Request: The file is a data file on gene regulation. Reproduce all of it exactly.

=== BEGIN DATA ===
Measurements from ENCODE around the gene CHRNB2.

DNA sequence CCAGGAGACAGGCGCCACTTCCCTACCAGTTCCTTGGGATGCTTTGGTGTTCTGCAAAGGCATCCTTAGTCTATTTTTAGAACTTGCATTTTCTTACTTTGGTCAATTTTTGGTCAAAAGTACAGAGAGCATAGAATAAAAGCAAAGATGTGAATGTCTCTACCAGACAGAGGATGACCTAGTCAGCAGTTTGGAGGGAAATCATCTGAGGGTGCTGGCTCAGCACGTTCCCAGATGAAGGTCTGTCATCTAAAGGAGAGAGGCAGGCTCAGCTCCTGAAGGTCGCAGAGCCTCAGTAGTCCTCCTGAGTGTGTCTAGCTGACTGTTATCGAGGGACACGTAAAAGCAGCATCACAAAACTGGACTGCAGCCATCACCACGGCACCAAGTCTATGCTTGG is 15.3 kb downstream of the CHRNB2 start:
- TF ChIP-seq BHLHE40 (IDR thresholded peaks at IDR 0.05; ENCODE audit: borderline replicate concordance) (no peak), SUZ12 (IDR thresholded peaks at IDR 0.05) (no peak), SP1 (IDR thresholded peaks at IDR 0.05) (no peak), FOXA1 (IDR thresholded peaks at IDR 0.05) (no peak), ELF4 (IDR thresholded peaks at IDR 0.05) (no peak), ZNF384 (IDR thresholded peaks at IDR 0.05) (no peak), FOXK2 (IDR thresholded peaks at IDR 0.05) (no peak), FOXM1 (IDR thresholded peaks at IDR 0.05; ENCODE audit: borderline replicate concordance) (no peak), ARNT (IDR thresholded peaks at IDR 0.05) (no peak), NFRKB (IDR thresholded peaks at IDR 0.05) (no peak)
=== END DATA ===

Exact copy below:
Measurements from ENCODE around the gene CHRNB2.

DNA sequence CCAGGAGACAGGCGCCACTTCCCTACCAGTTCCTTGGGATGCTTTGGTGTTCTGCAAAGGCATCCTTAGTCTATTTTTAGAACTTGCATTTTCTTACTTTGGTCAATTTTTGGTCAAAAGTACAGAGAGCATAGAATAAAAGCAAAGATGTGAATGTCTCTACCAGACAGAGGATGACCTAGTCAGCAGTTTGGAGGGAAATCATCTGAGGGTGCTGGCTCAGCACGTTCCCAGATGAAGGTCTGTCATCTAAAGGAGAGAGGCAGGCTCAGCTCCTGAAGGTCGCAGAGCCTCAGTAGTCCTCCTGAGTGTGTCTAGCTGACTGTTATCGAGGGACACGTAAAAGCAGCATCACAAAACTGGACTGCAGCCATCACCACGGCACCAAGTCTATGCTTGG is 15.3 kb downstream of the CHRNB2 start:
- TF ChIP-seq BHLHE40 (IDR thresholded peaks at IDR 0.05; ENCODE audit: borderline replicate concordance) (no peak), SUZ12 (IDR thresholded peaks at IDR 0.05) (no peak), SP1 (IDR thresholded peaks at IDR 0.05) (no peak), FOXA1 (IDR thresholded peaks at IDR 0.05) (no peak), ELF4 (IDR thresholded peaks at IDR 0.05) (no peak), ZNF384 (IDR thresholded peaks at IDR 0.05) (no peak), FOXK2 (IDR thresholded peaks at IDR 0.05) (no peak), FOXM1 (IDR thresholded peaks at IDR 0.05; ENCODE audit: borderline replicate concordance) (no peak), ARNT (IDR thresholded peaks at IDR 0.05) (no peak), NFRKB (IDR thresholded peaks at IDR 0.05) (no peak)